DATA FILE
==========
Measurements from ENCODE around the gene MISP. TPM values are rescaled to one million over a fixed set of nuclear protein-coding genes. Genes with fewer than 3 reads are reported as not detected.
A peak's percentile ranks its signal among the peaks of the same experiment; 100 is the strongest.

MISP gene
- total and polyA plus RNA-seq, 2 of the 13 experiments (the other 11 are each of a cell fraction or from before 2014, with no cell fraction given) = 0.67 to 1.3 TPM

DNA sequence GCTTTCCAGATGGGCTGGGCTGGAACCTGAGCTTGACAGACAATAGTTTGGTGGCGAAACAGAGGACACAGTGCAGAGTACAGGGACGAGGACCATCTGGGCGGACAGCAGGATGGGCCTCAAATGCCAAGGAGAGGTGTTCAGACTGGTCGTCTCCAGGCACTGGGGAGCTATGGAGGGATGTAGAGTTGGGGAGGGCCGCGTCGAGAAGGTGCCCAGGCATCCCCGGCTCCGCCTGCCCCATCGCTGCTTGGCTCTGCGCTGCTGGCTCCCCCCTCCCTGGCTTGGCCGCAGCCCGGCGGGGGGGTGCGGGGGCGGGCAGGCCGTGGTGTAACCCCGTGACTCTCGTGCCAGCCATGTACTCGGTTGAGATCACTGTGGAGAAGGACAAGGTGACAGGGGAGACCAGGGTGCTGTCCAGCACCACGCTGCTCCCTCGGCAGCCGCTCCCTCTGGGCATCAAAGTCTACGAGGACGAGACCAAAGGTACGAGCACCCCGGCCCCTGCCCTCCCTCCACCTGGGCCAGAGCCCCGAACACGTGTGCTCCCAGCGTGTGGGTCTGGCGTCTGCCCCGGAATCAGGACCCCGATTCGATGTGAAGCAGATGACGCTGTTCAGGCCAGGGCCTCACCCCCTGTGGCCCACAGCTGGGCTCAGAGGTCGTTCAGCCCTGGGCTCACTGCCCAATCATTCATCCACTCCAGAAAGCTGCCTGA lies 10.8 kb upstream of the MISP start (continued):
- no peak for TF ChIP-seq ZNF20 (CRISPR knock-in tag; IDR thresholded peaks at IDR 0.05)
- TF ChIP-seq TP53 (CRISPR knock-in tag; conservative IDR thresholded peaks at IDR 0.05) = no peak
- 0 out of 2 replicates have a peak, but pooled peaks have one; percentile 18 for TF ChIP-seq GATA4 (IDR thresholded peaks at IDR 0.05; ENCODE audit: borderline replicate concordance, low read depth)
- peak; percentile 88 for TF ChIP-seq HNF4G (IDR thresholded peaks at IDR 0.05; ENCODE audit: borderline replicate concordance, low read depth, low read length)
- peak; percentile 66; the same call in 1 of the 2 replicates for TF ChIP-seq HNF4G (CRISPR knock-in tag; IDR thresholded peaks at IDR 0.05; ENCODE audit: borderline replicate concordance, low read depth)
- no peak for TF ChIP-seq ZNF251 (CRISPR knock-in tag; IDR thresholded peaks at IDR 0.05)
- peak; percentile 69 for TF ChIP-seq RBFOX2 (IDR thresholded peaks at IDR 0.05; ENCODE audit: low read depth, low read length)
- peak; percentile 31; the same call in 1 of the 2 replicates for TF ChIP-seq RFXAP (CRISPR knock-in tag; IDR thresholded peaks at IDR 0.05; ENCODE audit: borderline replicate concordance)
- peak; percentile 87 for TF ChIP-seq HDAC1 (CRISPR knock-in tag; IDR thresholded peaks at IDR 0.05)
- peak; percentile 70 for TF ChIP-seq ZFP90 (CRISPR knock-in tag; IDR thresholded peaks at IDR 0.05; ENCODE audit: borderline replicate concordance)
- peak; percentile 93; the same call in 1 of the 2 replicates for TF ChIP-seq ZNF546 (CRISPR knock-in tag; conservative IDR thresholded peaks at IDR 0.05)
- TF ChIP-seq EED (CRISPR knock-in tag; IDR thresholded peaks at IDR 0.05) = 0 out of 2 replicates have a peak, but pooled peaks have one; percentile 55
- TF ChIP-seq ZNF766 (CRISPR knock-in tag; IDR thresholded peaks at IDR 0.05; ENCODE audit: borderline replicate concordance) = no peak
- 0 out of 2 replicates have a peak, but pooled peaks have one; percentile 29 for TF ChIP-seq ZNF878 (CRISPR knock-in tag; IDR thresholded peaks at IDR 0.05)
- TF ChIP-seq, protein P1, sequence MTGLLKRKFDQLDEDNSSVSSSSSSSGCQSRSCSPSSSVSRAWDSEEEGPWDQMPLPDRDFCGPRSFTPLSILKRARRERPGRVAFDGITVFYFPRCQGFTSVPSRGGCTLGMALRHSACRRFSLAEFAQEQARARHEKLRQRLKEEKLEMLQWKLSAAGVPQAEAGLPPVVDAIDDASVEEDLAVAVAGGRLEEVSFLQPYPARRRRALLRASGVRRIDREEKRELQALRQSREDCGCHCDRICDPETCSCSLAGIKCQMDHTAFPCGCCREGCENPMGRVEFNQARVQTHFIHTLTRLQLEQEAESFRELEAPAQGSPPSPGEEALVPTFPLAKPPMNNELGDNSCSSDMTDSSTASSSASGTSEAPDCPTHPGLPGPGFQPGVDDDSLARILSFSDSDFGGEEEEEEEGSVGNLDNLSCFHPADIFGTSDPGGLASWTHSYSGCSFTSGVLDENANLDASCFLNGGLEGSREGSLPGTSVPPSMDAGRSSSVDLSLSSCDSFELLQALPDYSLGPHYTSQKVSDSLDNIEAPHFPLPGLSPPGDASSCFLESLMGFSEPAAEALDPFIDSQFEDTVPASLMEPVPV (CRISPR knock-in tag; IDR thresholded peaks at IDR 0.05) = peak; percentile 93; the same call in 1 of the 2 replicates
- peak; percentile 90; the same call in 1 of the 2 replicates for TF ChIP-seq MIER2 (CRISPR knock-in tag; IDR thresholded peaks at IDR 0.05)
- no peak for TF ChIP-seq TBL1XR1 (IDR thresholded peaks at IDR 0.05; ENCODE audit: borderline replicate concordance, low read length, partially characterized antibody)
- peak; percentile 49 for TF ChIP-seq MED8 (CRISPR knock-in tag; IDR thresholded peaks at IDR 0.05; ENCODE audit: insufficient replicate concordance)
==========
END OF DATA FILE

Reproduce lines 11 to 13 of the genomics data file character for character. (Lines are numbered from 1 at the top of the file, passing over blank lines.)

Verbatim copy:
- no peak for TF ChIP-seq ZNF251 (CRISPR knock-in tag; IDR thresholded peaks at IDR 0.05)
- peak; percentile 69 for TF ChIP-seq RBFOX2 (IDR thresholded peaks at IDR 0.05; ENCODE audit: low read depth, low read length)
- peak; percentile 31; the same call in 1 of the 2 replicates for TF ChIP-seq RFXAP (CRISPR knock-in tag; IDR thresholded peaks at IDR 0.05; ENCODE audit: borderline replicate concordance)